This is the first post in the journey for development in multimedia production. I have minimal experience in photography or video production and so this is also a personal learning project. Any useful resources will be shared to enable nurse educators to give it a try themselves (anyone with multimedia experience please add resources in the comments section below). A ‘traditional’ nurse educator approach will be used (i.e. no budget), so whatever resources we already have or can borrow will be used.

  1. First step will be the process of multimedia production.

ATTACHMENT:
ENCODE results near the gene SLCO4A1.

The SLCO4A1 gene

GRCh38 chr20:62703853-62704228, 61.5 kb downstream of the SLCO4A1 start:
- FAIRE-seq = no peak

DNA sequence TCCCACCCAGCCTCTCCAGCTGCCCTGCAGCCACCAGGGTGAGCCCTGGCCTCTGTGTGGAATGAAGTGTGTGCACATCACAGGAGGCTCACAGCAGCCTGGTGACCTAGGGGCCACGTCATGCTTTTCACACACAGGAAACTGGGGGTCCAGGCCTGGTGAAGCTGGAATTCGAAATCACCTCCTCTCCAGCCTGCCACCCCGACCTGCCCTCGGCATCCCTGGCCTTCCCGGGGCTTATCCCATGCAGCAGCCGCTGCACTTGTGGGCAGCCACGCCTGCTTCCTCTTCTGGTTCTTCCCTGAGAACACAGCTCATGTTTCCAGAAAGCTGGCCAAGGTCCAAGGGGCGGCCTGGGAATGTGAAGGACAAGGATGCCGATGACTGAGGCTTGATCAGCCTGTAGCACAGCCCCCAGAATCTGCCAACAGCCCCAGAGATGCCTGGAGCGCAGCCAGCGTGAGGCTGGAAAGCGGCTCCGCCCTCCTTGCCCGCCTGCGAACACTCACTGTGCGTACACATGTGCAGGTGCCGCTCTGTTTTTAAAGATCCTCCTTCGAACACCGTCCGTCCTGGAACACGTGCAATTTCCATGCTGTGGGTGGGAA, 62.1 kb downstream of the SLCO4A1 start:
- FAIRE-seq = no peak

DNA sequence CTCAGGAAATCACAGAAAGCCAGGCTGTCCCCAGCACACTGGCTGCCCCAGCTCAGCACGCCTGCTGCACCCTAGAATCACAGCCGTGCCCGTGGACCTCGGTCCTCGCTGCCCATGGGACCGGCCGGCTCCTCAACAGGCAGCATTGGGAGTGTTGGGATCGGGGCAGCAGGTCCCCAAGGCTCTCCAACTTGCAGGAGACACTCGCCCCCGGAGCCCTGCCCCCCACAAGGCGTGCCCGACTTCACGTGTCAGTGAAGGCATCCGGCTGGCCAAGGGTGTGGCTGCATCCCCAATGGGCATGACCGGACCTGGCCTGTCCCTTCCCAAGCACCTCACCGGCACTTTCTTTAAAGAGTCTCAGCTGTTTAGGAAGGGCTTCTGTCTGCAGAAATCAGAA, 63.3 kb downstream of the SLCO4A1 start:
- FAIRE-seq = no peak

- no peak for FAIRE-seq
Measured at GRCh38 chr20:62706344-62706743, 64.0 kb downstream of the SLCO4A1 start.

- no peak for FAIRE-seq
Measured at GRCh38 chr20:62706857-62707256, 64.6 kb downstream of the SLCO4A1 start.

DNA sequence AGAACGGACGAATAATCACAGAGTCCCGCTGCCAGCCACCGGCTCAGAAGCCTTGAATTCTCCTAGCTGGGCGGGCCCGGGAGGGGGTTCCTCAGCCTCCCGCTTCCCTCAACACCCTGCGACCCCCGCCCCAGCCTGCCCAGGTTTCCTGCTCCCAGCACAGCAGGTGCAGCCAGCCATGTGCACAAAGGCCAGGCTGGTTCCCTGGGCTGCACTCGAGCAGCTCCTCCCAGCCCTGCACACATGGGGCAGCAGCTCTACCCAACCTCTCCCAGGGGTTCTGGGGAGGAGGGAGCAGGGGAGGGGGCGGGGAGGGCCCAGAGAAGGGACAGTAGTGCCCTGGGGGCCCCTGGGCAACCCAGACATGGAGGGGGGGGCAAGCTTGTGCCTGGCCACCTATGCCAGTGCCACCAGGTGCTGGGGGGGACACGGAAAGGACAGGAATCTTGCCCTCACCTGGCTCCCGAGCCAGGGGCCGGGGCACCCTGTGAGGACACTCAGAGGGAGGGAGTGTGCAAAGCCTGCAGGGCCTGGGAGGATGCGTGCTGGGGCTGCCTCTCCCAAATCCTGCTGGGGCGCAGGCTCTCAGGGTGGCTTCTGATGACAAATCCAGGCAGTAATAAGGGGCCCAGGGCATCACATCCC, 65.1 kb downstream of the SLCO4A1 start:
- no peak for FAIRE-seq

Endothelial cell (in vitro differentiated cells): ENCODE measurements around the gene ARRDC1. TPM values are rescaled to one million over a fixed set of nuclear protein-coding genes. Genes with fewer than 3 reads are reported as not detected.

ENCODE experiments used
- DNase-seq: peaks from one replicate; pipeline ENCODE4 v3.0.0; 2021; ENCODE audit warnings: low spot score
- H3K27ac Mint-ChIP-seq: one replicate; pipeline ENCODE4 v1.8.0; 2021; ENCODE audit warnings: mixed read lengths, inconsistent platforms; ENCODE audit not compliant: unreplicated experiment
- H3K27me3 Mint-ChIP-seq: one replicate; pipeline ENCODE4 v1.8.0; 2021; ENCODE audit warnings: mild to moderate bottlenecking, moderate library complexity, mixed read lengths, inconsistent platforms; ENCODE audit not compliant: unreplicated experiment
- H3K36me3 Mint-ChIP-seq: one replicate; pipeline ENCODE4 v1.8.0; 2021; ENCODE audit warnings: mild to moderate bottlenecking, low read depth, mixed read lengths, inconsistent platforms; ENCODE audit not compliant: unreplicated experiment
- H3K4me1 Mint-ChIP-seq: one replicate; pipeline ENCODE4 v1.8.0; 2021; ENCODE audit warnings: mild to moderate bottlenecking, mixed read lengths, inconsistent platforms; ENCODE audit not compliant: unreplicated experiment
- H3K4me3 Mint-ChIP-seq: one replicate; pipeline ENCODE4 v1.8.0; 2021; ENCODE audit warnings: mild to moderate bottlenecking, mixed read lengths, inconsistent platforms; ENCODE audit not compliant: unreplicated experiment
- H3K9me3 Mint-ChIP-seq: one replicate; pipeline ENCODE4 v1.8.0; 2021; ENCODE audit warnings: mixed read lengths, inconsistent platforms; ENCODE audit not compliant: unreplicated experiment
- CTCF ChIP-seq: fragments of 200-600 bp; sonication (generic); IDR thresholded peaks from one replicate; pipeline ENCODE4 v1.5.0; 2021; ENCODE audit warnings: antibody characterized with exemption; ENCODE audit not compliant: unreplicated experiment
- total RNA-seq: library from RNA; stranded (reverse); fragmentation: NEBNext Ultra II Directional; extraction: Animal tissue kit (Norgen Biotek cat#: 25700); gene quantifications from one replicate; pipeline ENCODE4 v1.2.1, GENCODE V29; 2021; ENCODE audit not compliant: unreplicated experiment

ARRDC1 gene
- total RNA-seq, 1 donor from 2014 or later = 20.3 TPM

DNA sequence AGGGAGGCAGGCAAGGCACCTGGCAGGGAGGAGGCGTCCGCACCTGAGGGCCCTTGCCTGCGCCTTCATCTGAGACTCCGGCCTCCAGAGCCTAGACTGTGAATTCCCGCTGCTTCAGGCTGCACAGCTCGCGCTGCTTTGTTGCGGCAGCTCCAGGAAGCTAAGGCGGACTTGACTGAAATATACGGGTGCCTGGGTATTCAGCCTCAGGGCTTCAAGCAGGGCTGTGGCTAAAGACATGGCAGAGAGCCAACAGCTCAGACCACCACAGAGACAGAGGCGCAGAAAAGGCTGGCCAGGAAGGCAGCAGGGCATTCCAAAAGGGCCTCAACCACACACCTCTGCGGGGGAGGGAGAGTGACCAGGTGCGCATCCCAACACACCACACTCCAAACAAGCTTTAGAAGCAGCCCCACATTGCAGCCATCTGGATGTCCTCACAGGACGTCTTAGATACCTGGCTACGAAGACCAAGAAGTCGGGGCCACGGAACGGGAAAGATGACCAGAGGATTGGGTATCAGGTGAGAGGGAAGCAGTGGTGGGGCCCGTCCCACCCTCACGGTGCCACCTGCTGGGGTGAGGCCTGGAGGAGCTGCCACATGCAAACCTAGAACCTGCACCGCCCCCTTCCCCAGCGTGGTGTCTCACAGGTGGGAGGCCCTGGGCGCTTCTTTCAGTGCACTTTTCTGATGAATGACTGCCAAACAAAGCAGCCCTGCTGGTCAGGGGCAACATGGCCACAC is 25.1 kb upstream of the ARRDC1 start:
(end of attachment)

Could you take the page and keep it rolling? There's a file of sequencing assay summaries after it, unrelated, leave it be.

2. Step two will be the production side of things.
  3. Step three the equipment, likely using a mobile phone and any free developing apps and potentially a borrowed GoPro.
  4. Step 4 creating and collating playlists

Video 101: Shooting Basics from Vimeo Video School

Rule of Thirds

“The guideline proposes that an image should be imagined as divided into nine equal parts by two equally spaced horizontal lines and two equally spaced vertical lines, and that important compositional elements should be placed along these lines or their intersections (Wikipedia, 2019).

Rivertree thirds md
Image by Moondigger [CC BY-SA 2.5] from Wikimedia Commons

Dialogue: The Art of Thinking Together

Book Club: Isaacs, W. (2008). Dialogue: The art of thinking together. Crown Business. [GoodReads review]